By Besha Rodell
By Patrick Range McDonald
By Michael Goldstein
By Dennis Romero
By Sarah Fenske
By Matthew Mullins
By Patrick Range McDonald
By LA Weekly
Upon my return last Monday from the hills outside Santa Barbara, where I’d been attending two long days of commencement ceremonies at Pinochet University’s Henry Kissinger School of International Justice, my senior research associate, Ms. Pines, admitted to having spent the same two days quizzing 1,000 random pedestrians — 200 citizens in each of five prominent business districts (Long Beach, Century City, Santa Monica Promenade, downtown Van Nuys and the Great Dead Mall of Hollywood) — on the topic of our recently departed deity Ronald Reagan.
“Why would you do that?” I asked.
“There was nothing else going on,” Ms. Pines replied. “Look.”
She placed on the table between us a tall stack of papers, the apparent results of her work. Having spent the weekend taking lots of drugs and listening to drawn-out graduation speeches — most of them conditioned with Reagan-related quips — I was already thoroughly gipped. I really didn’t care to look.
“Just look,” she said. “Look, look, look.”
Okay. I looked. According to Ms. Pines’ survey, only 60 of 1,000 knew why The Reagan was called The Gipper. That seemed extremely low to me, but she insisted it was accurate, and showed me the multiple-choice/short-essay exam each analysand had filled out. Everything seemed to be in order.
“Okay,” said Ms. Pines, several times, quickly, flipping to the next page. “So then out of the 940 who didn’t know — or who said they didn’t know — 880 said they assumed it was Reagan’s nickname from high school or college.”
I needed a nap. “What were the other choices?”
“Well, there was A-B-C. That was C — ‘nickname from high school or college.’ A was ‘from a line in a movie about a football player,’ and B was ‘because he removed entrails from herring.’”
My eyes shot out across the room, hit the wall and snapped back into their sockets, frozen wide.
Up in the hills outside Santa Barbara, noted entrepreneurialist Chandler Hollandaise Westwicke, the featured speaker at Pinochet U.’s commencement pageant, addressed a crowd of wealthy fictional characters in a wealthy fictional country. Westwicke’s voice was a dissonant, compelling blend of Tom Waits and Tom Jones. It was as if he were firing two separate sets of vocal cords simultaneously: one set rasping and ratcheting like playing cards through bicycle spokes, the other a thick baritone gravy. He spoke, yet sang; menaced, yet soothed.
“Which brings me, again,” said Westwicke, “to our dearly departed mentor, my friend, President Ronald Wilson Reagan.”
“American workers are like geese, and supply-side economics is the fist that overfeeds their livers. If my friend Ronald Reagan had not made the world safe for supply-side marketing by single-handedly dismantling the Soviet Union, our enemies would have taken over, and America would have become just another Godless, socialist hellhole, where anyone can get the health care they need.”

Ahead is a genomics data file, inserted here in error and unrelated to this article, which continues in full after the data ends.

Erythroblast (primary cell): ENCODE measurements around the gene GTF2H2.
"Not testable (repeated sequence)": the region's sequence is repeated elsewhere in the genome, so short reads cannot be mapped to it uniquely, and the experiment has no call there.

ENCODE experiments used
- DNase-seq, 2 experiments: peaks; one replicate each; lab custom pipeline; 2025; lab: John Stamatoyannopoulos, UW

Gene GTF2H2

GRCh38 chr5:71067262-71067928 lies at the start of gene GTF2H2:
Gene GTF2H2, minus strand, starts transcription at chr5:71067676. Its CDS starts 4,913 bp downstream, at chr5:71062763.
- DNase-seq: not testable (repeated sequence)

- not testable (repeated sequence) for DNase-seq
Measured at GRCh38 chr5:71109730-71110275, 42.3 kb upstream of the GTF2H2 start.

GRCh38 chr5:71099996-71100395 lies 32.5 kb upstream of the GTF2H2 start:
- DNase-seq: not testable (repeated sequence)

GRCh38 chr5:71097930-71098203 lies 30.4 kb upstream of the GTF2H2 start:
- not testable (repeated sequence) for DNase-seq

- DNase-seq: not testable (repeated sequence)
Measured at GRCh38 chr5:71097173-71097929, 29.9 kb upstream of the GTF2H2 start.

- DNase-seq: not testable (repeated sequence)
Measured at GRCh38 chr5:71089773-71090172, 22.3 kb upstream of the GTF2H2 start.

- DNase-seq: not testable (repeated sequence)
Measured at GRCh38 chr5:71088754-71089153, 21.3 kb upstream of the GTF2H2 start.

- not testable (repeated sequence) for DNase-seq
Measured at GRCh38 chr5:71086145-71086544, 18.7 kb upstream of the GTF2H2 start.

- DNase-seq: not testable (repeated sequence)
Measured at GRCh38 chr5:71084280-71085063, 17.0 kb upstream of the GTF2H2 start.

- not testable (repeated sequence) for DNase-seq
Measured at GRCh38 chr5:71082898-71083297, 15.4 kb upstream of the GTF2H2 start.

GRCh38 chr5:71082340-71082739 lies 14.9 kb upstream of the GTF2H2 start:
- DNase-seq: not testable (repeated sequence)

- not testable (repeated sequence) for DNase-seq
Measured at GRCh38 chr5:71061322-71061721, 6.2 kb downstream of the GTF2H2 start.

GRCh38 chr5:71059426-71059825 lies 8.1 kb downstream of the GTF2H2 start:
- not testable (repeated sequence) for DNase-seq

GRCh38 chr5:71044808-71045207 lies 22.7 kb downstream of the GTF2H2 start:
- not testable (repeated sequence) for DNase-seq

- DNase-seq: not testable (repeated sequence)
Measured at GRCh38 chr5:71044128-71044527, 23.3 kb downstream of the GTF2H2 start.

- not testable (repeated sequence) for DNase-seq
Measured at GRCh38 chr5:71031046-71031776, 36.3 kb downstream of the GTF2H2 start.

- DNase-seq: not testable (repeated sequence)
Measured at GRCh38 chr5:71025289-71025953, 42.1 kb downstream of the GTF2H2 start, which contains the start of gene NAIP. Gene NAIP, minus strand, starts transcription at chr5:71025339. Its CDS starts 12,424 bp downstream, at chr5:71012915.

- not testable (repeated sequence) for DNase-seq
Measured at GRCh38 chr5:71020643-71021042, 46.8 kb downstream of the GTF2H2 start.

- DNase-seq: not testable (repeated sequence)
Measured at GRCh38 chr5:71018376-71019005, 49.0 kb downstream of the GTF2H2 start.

“Through this great man’s courage and leadership, the consciences of the wealthy throughout the world were mollified. No longer would we feel guilty about making life-and-death decisions for the have-nots. Because, as you must surely have learned by now, the have-nots are a less advanced species than are we.”
“Yes, you young people might not remember it,” Westwicke continued, “but back in the 1980s, when most of you were born, President Reagan was the second most popular red-haired Ronald in the country. His hair wasn’t actually bright red, like Mr. McDonald’s, but something of a reddish brown, the very same color herrings turn when cured by salting and smoking. These herrings are also considered red.”
“And he ended the Cold War, thus giving to the great corporations of this great country, and indeed of this world, the gift of Freedom. The Freedom to define and partition the American Dream as they desired, and to sell that definition unfettered, beholden to no one but the Almighty.”
“Yes,” he continued. “And certainly he had his critics. America’s whining socialists and liberals claim to have noticed that President Reagan supported apartheid in South Africa tripled the national debt traded arms for hostages to finance death squads throughout Central America crushed worker rights and defined the mathematical term silence in the HIV equation silence = death while backing both Saddam Hussein and the mujahedeen that gave birth to al Qaeda, but you never hear them admit that Mr. Reagan did so with the kind of infectiously optimistic charisma that makes America great.”
(Applause.) (Westwicke stepped away from the podium, drank a glass of something and returned.)
“Now,” Westwicke went on, cracking his neck, shifting gears. “There’s a rumor going around about the origin of America’s greatest president’s nickname, The Gipper. I’d like to set the record straight.
“The rumor is that in 1938, a radio program by the name of DuPont’s Cavalcade of America ran a segment on legendary Notre Dame football star George Gipp, who died of pneumonia in 1920. According to the radio program, on his deathbed Gipp asked his coach, Knute Rockne, to fire up the team by telling them to ‘Win one for the Gipper.’
“Then, in 1940, Warner Bros. allegedly made a movie about it, with Ronald Reagan cast as Gipp, and this is supposedly why he was called The Gipper.”